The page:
This is a fixed-text formatted version of a Jupyter notebook

Flux point fitting in Gammapy


In this tutorial we’re going to learn how to fit spectral models to combined Fermi-LAT and IACT flux points.

The central class we’re going to use for this example analysis is:

In addition we will work with the following data classes:

And the following spectral model classes:


Let us start with the usual IPython notebook and Python imports:

%matplotlib inline
import numpy as np
from astropy import units as u
from gammapy.modeling.models import (
from gammapy.spectrum import FluxPointsDataset, FluxPoints
from gammapy.catalog import SOURCE_CATALOGS
from gammapy.modeling import Fit

Load spectral points

For this analysis we choose to work with the source ‘HESS J1507-622’ and the associated Fermi-LAT sources ‘3FGL J1506.6-6219’ and ‘3FHL J1507.9-6228e’. We load the source catalogs, and then access source of interest by name:

catalog_3fgl = SOURCE_CATALOGS["3fgl"]()
catalog_3fhl = SOURCE_CATALOGS["3fhl"]()
catalog_gammacat = SOURCE_CATALOGS["gamma-cat"]()
source_fermi_3fgl = catalog_3fgl["3FGL J1506.6-6219"]
source_fermi_3fhl = catalog_3fhl["3FHL J1507.9-6228e"]
source_gammacat = catalog_gammacat["HESS J1507-622"]

The corresponding flux points data can be accessed with .flux_points attribute:

flux_points_gammacat = source_gammacat.flux_points
Table length=6
TeV1 / (cm2 s TeV)1 / (cm2 s TeV)1 / (cm2 s TeV)

In the Fermi-LAT catalogs, integral flux points are given. Currently the flux point fitter only works with differential flux points, so we apply the conversion here.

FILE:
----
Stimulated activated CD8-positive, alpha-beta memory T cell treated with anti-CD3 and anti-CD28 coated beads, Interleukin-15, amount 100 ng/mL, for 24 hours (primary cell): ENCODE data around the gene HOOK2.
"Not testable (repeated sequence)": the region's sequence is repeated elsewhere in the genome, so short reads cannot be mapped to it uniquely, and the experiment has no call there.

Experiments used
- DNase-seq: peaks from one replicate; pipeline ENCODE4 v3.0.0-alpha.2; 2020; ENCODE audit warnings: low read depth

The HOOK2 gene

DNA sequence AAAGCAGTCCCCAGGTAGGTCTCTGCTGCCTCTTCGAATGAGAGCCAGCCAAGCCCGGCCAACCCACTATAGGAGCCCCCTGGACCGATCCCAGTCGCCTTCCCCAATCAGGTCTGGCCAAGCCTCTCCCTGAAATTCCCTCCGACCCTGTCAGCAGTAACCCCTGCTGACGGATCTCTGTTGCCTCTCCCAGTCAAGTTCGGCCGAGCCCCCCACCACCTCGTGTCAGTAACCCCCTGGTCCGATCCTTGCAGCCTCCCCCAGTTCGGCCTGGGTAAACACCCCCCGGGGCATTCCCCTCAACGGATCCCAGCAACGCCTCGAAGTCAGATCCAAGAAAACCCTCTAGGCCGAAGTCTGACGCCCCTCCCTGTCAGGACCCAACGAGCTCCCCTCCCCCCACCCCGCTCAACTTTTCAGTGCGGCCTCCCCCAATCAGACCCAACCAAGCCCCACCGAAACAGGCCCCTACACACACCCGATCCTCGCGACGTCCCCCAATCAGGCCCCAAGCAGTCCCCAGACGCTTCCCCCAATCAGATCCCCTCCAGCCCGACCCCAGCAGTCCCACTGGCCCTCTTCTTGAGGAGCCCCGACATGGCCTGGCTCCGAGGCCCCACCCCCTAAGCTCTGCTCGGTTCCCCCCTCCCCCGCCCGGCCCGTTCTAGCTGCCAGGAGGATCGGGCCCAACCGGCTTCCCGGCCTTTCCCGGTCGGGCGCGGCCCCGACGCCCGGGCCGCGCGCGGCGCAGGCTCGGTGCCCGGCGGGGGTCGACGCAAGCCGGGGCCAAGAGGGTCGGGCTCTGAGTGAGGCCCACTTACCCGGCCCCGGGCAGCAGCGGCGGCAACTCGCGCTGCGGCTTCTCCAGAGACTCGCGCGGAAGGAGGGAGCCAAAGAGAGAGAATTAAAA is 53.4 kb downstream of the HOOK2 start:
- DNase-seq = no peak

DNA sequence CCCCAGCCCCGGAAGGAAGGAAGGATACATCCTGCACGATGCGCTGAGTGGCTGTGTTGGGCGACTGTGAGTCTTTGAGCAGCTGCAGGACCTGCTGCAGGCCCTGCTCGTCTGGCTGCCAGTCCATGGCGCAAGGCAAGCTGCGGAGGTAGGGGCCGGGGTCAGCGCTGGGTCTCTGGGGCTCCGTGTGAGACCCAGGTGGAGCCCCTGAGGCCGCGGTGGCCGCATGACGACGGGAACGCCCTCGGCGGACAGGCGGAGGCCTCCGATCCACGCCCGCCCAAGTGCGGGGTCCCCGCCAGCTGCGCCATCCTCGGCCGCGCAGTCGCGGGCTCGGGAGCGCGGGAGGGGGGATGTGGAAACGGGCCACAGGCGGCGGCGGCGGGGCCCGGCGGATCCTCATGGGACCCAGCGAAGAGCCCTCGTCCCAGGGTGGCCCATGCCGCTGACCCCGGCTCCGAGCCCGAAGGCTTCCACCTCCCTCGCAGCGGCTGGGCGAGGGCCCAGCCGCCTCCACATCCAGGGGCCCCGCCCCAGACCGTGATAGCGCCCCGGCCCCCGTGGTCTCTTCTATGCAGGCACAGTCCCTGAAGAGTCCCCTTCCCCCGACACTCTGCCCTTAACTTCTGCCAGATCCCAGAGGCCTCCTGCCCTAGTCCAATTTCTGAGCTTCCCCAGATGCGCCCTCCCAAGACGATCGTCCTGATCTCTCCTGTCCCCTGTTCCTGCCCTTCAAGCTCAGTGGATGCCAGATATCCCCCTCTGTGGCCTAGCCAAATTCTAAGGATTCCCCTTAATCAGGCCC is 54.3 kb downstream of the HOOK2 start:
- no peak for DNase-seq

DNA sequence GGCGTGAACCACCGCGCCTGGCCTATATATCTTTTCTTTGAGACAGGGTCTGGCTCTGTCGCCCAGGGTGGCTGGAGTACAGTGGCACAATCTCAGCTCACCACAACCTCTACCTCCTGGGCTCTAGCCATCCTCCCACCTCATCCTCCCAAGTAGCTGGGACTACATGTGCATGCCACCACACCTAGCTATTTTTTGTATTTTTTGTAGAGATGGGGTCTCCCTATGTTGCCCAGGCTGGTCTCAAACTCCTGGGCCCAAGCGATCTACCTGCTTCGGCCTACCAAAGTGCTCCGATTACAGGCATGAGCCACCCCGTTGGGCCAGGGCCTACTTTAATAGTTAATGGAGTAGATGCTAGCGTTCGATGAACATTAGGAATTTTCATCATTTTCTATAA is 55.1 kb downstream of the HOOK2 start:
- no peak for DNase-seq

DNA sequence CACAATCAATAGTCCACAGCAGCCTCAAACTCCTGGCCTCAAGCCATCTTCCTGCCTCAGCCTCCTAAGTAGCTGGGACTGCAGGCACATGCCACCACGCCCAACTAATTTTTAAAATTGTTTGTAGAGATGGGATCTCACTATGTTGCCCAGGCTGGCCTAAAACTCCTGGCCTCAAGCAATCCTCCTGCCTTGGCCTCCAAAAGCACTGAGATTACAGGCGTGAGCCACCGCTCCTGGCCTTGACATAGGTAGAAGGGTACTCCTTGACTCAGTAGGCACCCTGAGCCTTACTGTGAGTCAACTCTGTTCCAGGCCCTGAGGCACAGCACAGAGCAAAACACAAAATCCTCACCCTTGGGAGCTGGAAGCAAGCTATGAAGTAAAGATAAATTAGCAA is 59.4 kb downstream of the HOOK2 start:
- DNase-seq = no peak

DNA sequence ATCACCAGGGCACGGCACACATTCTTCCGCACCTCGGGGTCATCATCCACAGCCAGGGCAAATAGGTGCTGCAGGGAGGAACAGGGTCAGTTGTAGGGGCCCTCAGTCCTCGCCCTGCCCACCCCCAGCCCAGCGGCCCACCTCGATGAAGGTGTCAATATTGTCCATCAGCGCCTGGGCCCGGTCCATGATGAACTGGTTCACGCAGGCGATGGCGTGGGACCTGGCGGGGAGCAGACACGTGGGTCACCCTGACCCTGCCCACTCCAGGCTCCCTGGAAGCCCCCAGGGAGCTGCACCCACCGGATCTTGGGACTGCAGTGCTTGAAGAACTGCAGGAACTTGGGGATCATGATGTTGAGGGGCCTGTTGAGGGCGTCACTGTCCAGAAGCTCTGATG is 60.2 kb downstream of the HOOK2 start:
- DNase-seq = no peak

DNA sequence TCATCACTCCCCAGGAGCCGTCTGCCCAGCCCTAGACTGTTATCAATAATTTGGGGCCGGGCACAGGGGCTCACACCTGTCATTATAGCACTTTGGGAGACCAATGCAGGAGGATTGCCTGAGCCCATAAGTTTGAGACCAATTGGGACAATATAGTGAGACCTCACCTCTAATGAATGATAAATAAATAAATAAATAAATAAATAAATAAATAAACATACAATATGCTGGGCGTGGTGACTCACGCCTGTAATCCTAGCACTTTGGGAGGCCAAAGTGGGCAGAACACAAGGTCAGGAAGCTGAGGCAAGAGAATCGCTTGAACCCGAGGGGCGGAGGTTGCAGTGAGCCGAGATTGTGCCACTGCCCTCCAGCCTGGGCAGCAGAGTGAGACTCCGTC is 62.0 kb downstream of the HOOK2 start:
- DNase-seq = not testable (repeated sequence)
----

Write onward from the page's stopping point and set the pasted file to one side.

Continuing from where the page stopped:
flux_points_3fgl = source_fermi_3fgl.flux_points.to_sed_type(
    sed_type="dnde", model=source_fermi_3fgl.spectral_model()
flux_points_3fhl = source_fermi_3fhl.flux_points.to_sed_type(
    sed_type="dnde", model=source_fermi_3fhl.spectral_model()

Finally we stack the flux points into a single gammapy.spectrum.FluxPoints object and drop the upper limit values, because currently we can’t handle them in the fit:

# Stack flux point tables
flux_points = FluxPoints.stack(
    [flux_points_gammacat, flux_points_3fhl, flux_points_3fgl]

t = flux_points.table
t["dnde_err"] = 0.5 * (t["dnde_errn"] + t["dnde_errp"])

# Remove upper limit points, where `dnde_errn = nan`
is_ul = np.isfinite(t["dnde_err"])
flux_points = FluxPoints(t[is_ul])
FluxPoints(sed_type='dnde', n_points=14)

Power Law Fit

First we start with fitting a simple gammapy.modeling.models.PowerLawSpectralModel.

pwl = PowerLawSpectralModel(
    index=2, amplitude="1e-12 cm-2 s-1 TeV-1", reference="1 TeV"
model = SkyModel(spectral_model=pwl)

After creating the model we run the fit by passing the 'flux_points' and 'model' objects:

dataset_pwl = FluxPointsDataset(model, flux_points)
fitter = Fit([dataset_pwl])
result_pwl =

And print the result:


        backend    : minuit
        method     : minuit
        success    : True
        message    : Optimization terminated successfully.
        nfev       : 40
        total stat : 28.29


   name     value   error      unit      min max frozen
--------- --------- ----- -------------- --- --- ------
    index 1.985e+00   nan                nan nan  False
amplitude 1.283e-12   nan cm-2 s-1 TeV-1 nan nan  False